Like in the below image, the sentence ‘What is Natural Language Processing?’ is parsed one word at a time.

Unigrams-What is Natural Language Procesing?-Intellipaat

Then in a bi-gram, the sentence ‘What is Natural Language Processing?’ is parsed two words at a time.

Finally, in a tri-gram, the sentence ‘What is Natural Language Processing?’ is parsed three words at a time.

#bigrams, ngrams
black_smoke=”Did you know, there was a tower, where they look out to the land, to see the people quickly passing by”

black_smoke_token= word_tokenize(black_smoke)






Stemming is the process of reducing a word to its base form and this is done by cutting off the beginning or end of the word. This indiscriminate cutting will be successful in some occasions and will fail in others.

Let us look at an example:

Stemming-What is Natural Language Procesing?-Intellipaat

In all these three cases, we can see that only in the third case we have a word that makes sense. So, when we are implementing stemming, it is always not necessary that the final stemmed word we get should have a meaning associated with it.

Now, there are many stemming algorithms available and one such algorithm is PorterStemmer.


from nltk.stem import PorterStemmer


pst.stem(“winning”), pst.stem(“studies”), pst.stem(“buying”)

Output :

(‘win’, ‘studi’, ‘buy’ )

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Lemmatization is the process of reducing words into their lemma (the dictionary form of the word). Here, the base form into which the word is converted should definitely have a meaning associated with it.

Lemmatization-What is Natural Language Processing-Intellipaat

So, here we can see that these three individual words have a meaning associated with them.


from nltk.stem import wordnet

from nltk.stem import WordnetLemmatizer

lemmatizer= WordnetLemmatizer()

words_to_stem=[“cats”, “cacti”, “geese”]

for i in words_to _stem:

print(i + “:” + lemmatizer.lemmatize(i))





Now, another important concept in Natural Language Processing is Parts of Speech Tagging (POS Tagging).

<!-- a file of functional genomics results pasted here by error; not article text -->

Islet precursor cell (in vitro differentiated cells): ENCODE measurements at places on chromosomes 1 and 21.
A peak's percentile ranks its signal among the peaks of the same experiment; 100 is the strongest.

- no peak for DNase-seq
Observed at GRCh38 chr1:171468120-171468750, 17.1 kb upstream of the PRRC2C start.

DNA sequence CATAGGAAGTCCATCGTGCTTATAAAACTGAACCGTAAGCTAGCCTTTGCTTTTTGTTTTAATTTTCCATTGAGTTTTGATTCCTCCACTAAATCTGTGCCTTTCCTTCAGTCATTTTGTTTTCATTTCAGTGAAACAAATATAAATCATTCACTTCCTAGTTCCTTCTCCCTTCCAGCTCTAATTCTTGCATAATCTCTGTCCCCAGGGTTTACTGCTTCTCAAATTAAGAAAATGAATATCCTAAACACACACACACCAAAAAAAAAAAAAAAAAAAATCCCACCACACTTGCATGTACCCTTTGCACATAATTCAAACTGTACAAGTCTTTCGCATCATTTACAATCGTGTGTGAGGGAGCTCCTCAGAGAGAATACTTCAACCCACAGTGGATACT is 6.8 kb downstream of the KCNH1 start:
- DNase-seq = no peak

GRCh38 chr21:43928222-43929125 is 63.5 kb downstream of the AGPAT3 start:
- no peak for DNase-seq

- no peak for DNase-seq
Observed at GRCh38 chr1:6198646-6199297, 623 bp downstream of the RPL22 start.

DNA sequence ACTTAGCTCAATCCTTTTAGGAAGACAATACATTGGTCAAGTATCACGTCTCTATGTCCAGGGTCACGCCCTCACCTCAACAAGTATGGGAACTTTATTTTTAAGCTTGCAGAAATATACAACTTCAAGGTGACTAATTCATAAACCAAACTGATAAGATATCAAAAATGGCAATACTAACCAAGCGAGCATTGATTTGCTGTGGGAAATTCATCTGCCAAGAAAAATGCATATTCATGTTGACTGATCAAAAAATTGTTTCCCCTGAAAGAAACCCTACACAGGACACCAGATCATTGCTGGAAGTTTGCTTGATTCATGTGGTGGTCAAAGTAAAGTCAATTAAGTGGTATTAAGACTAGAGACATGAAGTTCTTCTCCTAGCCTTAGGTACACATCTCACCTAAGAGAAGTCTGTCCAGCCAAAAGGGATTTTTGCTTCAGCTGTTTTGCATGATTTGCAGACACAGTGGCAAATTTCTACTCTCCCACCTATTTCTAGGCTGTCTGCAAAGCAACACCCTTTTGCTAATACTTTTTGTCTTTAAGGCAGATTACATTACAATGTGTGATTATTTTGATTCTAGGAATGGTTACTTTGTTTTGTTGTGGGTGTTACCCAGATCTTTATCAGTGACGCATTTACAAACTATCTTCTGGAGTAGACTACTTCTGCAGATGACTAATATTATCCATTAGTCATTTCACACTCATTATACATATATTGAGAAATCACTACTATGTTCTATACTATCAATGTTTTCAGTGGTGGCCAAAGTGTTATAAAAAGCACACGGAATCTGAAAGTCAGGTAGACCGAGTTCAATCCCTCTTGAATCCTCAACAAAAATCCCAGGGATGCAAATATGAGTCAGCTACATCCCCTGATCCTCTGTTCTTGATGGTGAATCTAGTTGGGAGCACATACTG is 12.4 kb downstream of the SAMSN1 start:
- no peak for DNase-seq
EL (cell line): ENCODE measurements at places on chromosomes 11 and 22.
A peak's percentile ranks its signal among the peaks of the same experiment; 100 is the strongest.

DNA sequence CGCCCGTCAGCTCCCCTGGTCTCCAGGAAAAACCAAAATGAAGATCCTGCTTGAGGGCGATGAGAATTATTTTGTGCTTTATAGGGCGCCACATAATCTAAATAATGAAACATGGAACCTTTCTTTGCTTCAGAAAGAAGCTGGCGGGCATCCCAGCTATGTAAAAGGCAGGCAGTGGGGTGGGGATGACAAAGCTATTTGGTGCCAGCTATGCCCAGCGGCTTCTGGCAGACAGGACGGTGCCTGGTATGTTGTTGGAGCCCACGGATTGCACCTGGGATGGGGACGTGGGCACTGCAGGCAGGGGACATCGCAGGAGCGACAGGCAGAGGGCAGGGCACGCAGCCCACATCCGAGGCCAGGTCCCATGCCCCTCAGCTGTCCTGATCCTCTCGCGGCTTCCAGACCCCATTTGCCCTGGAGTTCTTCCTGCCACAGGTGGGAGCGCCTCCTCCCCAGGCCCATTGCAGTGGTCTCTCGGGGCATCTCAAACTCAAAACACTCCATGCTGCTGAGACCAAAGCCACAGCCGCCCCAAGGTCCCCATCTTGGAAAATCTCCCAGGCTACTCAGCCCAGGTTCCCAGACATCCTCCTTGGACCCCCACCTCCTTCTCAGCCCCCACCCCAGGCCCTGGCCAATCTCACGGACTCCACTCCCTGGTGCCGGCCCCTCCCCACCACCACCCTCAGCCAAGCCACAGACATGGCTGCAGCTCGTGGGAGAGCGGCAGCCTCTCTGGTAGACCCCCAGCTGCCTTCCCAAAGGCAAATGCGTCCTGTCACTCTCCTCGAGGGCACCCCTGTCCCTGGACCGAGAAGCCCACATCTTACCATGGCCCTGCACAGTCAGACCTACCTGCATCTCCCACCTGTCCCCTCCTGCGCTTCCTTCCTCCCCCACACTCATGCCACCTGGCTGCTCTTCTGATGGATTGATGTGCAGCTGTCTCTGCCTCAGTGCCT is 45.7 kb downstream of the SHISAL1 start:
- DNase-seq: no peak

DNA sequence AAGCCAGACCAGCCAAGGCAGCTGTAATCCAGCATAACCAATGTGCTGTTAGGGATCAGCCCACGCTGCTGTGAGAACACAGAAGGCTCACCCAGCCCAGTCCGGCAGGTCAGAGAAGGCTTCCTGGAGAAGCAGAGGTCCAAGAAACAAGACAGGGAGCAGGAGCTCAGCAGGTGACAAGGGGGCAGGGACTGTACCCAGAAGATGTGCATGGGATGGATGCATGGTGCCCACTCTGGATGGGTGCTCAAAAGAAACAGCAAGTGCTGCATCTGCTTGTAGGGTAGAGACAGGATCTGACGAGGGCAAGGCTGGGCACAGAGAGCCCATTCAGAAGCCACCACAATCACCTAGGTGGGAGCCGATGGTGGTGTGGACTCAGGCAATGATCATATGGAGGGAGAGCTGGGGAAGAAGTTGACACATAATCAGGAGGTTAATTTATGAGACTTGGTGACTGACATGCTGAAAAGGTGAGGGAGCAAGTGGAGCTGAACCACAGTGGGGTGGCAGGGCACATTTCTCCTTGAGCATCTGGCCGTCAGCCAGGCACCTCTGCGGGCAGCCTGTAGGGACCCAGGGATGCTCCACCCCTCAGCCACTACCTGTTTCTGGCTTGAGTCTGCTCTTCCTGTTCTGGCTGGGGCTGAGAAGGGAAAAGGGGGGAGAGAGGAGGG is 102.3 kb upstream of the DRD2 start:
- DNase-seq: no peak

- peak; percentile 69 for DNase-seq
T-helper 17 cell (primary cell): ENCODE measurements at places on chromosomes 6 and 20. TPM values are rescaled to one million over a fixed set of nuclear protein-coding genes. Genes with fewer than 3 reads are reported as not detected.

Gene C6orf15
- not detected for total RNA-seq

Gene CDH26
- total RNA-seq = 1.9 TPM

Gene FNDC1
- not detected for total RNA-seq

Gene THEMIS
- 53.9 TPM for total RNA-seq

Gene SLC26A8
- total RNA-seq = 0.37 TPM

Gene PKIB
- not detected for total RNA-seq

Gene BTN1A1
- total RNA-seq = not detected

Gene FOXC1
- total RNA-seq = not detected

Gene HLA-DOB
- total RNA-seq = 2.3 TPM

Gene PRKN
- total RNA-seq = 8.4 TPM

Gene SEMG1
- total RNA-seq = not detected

In English language, words are considered as the smallest elements that have distinctive meaning, and based on their use or function the words are categorized into different classes known as parts of speech. POS tagging is the process of marking or tagging every word in a sentence to its corresponding part of speech.


POS Tagging-What is Natural Language Procesing?-Intellipaat

Here, we marked each of these words with a POS tag.

#pos tagging

NLP=”What is Natural Language Processing? I am a professional on this.”


peace_tokenize = word_tokenize(NLP)

Now, we will start off with a for loop which will iterate through all of the tokens, and for each of the tokens we will add a POS tag with the help of the pos_tag function. Then, we will use nltk.pos_tag and add a POS tag to each of the individual tokens from this peace­­_tokenize list.

for i in NLP_tokenize:


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Now, in this blog on “What is Natural Language Processing?”, we will look at Named Entity Recognition and implement it using the NLTK package and the Spacy package.

Named Entity Recognition

It is the process of taking a string of text as input and identifying the relevant nouns such as people, places, or organizations that are mentioned in that string.


Named Entity Recognition-What is Natural Language Procesing?-Intellipaat

So, in this sentence, ‘Apple’ is recognized as an ‘organization’; ‘UK ’ is recognized as a ‘Geo Political Entity,’ and ‘1$ billion’ is recognized as ‘Money.’ One thing to be noted here is that all these three words are ‘nouns.’ Named Entity Recognition is done on the nouns only.

For Named Entity Recognition, we will require the ne_chunk function.

#named entity recognition

from nltk import ne_chunk

john = ‘ John lives in New York ’


After tokenizing these words, we will add POS tags with respect to each of these tokens by using the function nltk.pos_tag and passing these tokens, and then we will store them in john_tags.


#named entity recognition for pos tags



Till now, all the tasks were done using NLTK. We also have spaCy which is relatively a new framework in the Python natural language processing environment.

This spaCy is written in Cython, i.e., the C extension of Python that provides C-like performance to Python programs.

Importing the spaCy package:

This spaCy package has different models, so we will load the en_core_web_sm model and store it in the nlp object.